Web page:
8. You're probably thinking of a "bothy". I carry this one for winter hiking and the occasional cold weather paddle. Bothy Bag 4 Person – Bothy Bags made in UK (summitgear.co.uk)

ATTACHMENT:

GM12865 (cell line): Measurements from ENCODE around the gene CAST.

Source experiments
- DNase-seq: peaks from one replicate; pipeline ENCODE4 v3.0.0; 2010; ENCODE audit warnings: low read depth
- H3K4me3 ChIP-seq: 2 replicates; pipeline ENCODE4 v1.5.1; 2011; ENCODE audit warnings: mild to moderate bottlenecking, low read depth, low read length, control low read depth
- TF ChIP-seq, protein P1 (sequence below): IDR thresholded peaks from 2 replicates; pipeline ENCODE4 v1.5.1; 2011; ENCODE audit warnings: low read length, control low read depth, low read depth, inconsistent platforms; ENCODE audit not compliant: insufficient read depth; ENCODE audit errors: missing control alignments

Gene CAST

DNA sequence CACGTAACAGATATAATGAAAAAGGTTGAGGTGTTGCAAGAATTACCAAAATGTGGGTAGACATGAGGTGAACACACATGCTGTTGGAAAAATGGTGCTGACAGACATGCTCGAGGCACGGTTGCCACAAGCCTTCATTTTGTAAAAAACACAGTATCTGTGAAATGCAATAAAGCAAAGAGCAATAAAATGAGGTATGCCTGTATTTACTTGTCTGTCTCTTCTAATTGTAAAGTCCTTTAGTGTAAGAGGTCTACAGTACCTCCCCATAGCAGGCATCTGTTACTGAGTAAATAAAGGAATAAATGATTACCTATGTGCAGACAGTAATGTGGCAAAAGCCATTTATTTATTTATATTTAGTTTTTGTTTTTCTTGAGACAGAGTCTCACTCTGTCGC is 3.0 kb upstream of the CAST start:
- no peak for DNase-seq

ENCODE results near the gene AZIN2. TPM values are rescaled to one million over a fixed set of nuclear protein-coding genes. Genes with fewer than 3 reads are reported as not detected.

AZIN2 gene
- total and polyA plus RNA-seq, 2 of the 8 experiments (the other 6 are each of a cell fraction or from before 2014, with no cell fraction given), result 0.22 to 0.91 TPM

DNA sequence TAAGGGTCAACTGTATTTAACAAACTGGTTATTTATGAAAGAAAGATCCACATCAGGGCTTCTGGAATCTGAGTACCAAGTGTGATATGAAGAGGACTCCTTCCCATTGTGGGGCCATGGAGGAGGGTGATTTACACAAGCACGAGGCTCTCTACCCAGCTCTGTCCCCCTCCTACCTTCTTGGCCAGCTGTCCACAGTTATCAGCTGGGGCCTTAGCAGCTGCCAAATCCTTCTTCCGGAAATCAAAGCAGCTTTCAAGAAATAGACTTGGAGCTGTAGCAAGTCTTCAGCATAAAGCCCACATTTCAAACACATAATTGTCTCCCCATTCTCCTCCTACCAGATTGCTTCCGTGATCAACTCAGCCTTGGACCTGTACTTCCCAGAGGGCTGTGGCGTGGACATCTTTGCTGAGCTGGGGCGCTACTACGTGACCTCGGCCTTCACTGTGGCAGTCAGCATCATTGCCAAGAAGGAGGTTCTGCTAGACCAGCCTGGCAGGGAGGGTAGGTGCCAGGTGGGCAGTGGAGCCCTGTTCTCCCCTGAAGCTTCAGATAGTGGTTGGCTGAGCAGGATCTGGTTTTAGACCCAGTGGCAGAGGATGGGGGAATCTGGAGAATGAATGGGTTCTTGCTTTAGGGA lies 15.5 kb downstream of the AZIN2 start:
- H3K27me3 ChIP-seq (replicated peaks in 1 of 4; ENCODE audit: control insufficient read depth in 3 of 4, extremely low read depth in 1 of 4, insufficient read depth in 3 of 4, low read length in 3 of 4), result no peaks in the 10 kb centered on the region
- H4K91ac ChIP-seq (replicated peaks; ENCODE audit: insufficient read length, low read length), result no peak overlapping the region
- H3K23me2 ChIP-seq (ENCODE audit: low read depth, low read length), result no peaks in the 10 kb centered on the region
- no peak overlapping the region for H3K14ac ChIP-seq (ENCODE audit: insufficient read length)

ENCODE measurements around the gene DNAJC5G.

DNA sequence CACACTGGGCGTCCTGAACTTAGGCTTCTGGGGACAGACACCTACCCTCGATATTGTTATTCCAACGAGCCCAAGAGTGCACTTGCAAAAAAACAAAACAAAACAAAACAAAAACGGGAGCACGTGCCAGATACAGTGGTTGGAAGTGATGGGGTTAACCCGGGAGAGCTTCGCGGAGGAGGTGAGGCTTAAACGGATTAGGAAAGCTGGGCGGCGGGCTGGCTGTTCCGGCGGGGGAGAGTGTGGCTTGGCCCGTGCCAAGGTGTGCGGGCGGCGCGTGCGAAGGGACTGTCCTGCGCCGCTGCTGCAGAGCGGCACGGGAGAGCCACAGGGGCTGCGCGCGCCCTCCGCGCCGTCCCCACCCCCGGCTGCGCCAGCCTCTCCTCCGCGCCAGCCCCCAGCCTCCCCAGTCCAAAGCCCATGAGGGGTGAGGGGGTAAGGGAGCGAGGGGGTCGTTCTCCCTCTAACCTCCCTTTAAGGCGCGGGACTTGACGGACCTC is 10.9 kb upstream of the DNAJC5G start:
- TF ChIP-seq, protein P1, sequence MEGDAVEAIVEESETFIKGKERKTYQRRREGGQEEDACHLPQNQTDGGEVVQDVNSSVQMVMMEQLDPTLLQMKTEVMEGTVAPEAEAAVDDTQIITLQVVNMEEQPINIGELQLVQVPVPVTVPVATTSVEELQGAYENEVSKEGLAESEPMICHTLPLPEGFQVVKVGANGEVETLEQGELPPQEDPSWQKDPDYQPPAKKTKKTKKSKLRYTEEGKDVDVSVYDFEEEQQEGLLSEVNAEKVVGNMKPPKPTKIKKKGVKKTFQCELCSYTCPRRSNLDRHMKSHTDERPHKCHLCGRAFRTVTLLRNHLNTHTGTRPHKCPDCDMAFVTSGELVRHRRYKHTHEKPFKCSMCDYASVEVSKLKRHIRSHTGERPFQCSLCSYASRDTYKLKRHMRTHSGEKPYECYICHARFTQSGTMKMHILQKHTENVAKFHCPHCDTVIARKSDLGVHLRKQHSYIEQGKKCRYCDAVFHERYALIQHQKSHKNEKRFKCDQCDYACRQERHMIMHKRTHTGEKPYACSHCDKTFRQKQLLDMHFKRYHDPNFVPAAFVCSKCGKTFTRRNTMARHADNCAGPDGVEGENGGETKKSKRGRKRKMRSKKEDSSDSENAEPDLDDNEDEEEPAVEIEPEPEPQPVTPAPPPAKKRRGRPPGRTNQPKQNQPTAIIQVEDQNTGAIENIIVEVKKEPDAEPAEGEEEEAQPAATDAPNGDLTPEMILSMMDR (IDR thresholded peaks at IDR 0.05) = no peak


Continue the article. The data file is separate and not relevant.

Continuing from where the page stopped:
9. We didn't get to have our traditional Solstice Paddle this summer, so let's at least get together online for a Winter Solstice happy hour of happiness. This year's winter solstice is at 5:02AM, which seems a little early, even for this crowd, so let's start things off at 7:32PM, a mere 14.5 hours into this winter of our discontent. Please join me from the comfort of your own comfy chair or survival bunker for an hour of virtual socializing and storytelling with your fellow NSPN paddlers-in-exile, from 7:32PM-8:32PM on Monday, December 21st. At the anointed hour, click the following link to join: [removed now that event has passed] You'll be asked for a passcode to join. You have to enter a number. I've tried to make it easy enough for the NSPN crowd to figure out, while thwarting the Zoom-crashing bots. It's the number of cockpits in your kayak. It's the leading digit on Tom Brady's old jersey. It's how old you'd be on your first birthday. Enjoy these last few days of autumn (that reminds me, I should probably start raking leaves), and I hope to see you all in winter, on Monday, on the Zoomies. - Dan You'll need a laptop computer, phone, or tablet with a front-facing video camera and a microphone, and you'll be prompted to run some free video conferencing software from Zoom when you join the meeting. If you haven't used Zoom or other video chat/conferencing software before, you might want to click the link below a few minutes ahead of time, to give yourself time to test your video and audio settings. Sharing photos: Zoom has several ways to share photos. If you'd like to do a slideshow or give a presentation to the group, the easiest way to do that is to share your screen from a laptop or desktop computer. In reality, this usually ends up causing a two-minute interruption while people try to figure out why it's not working. For simple sharing of a single photo, try the following: Option 1: Make it a virtual background: click the options arrow next to the Video icon in Zoom, and click Choose Virtual Background. Select the photo you want to share with the group, which will then appear behind your disembodied head using a "green screen" effect. You can duck your head completely out of frame if needed, or point to stuff behind you like you're a TV weather caster. Option 2: Make it your Zoom profile photo, and it will show up when you click Stop Video. To do this, click the options arrow next to the Video icon in Zoom, click Video Settings, and then click the Profile tab. Click the picture icon above your name to change your profile picture. If you turn off your video camera during the call, we'll see your profile picture instead. Virtual meeting etiquette for large groups: Mute your microphone if you're doing something else in the background or need to move around. Laptop users can stay muted and then hold Spacebar to unmute whenever they want to jump in with a comment. Speaking of jumping in, it takes us a second or two to realize who has started speaking, so it can get confusing if people throw in a quick one word reply or question. Keep talking, or use hand signals (thumbs up, wave, etc) instead of "yes", "hi", "bye". For the best video quality, try to pick a spot in your house with plenty of light and make sure the brightest light is in front of you, and not behind you! (sit facing a window or lamp, with a wall with no windows behind you). Virtual backgrounds (when not sharing a photo with the group) and snap filters (puppy dog ears, and the like) can be extremely distracting. Sit close enough to the camera that we can see your face. It's more fun when we we can see you and your facial expressions! These are meant to be light and airy social occasions and to offer an escape from the news cycle, politics, and negativity. If you get booted or muted, that's why.